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     About this website
    The current website – Studying the History of English – is intended as a resource for linguistics students at various levels who are concerned with different aspects of the hstory of English. The material in this website is organised into branches on the tree on the left. Each branch has a number of nodes underneath it; by clicking on these you can access texts explaining various aspects of the topic of the particular branch.

The information on this website has been deposited here to allow students to access information on the history of English with maximum ease in the hope that this will heighten their interest in and improve their knowledge of the subject. The material here, the texts, the timelines, the galleries, the bibliographies, etc. have been compiled by the author of this website, Raymond Hickey, and if you use this data for your own work — term essays, publications, presentations or whatever — then you are asked to acknowledge this accordingly.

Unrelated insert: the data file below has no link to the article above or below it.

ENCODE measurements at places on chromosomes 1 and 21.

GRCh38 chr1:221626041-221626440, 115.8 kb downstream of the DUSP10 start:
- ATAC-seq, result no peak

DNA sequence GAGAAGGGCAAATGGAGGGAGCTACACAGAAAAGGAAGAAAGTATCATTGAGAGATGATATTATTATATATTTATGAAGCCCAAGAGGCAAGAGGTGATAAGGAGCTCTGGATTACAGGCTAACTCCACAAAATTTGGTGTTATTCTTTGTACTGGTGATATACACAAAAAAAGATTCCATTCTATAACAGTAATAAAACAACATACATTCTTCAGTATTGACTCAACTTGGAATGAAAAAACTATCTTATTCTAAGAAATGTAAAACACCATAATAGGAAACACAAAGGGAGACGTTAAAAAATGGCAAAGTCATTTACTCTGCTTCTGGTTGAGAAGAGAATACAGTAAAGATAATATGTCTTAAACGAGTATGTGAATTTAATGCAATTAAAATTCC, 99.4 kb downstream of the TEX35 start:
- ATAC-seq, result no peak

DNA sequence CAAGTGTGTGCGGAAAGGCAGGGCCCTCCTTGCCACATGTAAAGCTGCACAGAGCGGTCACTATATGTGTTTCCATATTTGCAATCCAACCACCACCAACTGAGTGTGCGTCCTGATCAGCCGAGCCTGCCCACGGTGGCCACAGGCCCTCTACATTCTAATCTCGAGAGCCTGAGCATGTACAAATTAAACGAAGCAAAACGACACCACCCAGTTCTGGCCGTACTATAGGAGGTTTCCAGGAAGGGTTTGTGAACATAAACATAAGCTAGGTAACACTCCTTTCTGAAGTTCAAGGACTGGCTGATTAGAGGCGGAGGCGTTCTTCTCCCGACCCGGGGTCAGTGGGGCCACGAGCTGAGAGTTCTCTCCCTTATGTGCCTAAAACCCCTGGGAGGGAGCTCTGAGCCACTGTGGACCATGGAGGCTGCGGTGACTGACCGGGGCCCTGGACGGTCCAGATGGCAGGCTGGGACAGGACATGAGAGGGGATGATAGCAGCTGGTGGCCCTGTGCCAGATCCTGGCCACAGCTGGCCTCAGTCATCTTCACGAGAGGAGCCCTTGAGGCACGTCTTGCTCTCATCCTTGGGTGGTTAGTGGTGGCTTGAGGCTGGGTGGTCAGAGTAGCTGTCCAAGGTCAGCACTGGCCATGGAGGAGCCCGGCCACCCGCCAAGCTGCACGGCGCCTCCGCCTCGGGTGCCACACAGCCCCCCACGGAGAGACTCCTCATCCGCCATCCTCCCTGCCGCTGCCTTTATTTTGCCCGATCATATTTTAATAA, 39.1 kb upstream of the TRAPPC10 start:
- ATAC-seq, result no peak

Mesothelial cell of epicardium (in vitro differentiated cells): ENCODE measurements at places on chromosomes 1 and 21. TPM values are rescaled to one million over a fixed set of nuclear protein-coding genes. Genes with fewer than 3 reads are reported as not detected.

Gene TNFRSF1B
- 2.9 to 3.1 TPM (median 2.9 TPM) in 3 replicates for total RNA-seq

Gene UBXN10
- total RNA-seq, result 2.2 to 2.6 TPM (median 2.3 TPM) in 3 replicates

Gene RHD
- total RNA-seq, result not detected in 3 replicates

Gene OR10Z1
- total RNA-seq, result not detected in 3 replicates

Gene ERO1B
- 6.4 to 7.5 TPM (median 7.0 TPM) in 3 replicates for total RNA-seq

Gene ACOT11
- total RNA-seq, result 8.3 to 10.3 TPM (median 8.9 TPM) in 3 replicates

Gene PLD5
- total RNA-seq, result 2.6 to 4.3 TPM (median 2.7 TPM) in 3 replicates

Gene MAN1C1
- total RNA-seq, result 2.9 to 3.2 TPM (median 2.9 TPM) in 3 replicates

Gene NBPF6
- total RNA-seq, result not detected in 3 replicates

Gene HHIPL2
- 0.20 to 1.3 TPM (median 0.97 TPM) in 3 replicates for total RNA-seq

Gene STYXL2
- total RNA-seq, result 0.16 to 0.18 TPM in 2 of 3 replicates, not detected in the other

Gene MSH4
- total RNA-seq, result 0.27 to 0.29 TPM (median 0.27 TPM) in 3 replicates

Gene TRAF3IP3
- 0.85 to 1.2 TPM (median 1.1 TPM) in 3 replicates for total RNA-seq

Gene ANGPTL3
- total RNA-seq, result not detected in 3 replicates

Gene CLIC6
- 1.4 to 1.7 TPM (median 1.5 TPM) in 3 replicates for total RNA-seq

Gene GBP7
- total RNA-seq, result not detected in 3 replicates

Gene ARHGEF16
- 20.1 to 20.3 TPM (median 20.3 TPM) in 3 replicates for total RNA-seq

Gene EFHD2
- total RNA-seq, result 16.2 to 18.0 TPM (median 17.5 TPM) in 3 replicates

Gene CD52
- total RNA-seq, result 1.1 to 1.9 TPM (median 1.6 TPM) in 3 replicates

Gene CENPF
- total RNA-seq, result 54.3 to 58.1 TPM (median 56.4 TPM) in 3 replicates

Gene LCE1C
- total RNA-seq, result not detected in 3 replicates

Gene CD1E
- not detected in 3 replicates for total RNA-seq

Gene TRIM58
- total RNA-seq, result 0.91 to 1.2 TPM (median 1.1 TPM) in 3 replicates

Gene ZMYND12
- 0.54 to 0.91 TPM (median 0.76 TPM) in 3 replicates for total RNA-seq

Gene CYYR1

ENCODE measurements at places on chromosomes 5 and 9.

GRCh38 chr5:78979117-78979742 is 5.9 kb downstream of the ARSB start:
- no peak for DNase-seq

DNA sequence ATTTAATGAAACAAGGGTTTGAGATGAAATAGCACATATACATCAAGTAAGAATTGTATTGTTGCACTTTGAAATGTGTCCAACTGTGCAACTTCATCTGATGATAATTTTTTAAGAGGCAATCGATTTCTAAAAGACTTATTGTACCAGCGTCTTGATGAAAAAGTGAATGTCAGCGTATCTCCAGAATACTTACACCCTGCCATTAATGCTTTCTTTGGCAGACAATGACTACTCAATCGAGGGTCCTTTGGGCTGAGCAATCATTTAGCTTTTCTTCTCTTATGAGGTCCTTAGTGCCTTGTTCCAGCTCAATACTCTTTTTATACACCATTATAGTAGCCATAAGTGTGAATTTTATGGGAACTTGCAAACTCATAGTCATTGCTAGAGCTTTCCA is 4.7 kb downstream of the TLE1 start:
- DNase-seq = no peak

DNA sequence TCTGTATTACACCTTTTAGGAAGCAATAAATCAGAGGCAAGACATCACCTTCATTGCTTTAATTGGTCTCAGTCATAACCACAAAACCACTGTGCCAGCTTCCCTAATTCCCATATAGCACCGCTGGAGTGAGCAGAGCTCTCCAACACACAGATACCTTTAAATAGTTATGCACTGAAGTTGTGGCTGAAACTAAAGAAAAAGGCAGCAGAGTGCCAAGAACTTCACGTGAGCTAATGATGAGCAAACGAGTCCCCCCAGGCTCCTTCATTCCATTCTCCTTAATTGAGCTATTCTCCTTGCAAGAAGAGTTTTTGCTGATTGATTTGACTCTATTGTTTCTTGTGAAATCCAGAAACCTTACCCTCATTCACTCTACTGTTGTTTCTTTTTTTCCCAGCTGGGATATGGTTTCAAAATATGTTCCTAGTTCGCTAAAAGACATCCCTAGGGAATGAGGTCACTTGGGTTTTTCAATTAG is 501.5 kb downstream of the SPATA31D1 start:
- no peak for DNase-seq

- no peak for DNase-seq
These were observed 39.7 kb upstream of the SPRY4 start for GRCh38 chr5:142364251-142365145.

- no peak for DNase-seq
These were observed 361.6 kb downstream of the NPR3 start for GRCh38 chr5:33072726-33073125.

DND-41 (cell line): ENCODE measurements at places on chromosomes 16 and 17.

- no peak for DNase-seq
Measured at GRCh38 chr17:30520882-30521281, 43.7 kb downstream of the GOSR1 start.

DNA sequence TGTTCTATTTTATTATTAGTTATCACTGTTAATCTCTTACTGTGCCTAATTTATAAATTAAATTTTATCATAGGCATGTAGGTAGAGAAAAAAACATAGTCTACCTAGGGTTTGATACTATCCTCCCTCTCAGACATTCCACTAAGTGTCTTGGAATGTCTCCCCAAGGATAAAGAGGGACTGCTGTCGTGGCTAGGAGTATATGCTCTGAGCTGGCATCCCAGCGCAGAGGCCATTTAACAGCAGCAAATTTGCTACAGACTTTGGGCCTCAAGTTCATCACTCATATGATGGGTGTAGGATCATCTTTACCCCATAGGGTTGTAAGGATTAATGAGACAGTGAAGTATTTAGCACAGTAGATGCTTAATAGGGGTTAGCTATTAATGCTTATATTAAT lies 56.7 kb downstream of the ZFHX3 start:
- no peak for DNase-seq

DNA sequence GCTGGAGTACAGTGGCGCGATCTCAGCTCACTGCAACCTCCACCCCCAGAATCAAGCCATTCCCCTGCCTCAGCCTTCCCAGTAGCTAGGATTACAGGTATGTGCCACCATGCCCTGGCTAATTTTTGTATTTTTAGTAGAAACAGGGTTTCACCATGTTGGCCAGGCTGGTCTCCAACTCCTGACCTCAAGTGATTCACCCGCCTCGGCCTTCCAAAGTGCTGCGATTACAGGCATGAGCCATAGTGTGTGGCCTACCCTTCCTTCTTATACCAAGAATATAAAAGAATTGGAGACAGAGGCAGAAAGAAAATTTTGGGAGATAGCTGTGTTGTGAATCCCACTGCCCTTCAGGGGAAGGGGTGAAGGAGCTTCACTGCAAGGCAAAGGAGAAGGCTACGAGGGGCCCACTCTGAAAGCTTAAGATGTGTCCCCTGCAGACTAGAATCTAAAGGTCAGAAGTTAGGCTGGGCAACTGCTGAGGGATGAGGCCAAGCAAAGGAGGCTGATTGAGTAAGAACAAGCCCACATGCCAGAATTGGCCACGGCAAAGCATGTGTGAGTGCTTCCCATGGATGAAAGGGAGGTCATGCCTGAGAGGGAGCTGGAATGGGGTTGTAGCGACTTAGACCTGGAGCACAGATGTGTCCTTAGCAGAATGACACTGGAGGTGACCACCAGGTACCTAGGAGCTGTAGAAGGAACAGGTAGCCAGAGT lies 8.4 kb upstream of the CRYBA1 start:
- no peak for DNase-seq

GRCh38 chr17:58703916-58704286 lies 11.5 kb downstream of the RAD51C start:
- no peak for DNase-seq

Remember that for phonetic symbols to be properly displayed on your computer you browser must show text in the Unicode mode. To find out how this works, goto the Technical Help module in the current branch.


The current website has a companion, dealing with varieties of English, which can be accessed via the following link:

Studying Varieties of English

There is a further more specialised website which I constructed as a source of information on Irish English. This can be reached at the following address:

Irish English Resource Centre


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Raymond Hickey
January 2017

PS: A word to students: websites do not replace books. They are intended to offer overviews and general information which students can use when beginning their study of a particular subject. When studying the history of English, a website is particularly useful because many maps and other visual material can be included in liberal amounts. But remember that for linguistic details and analyses there is no substitute for books, so make sure that you progress from here to the printed word.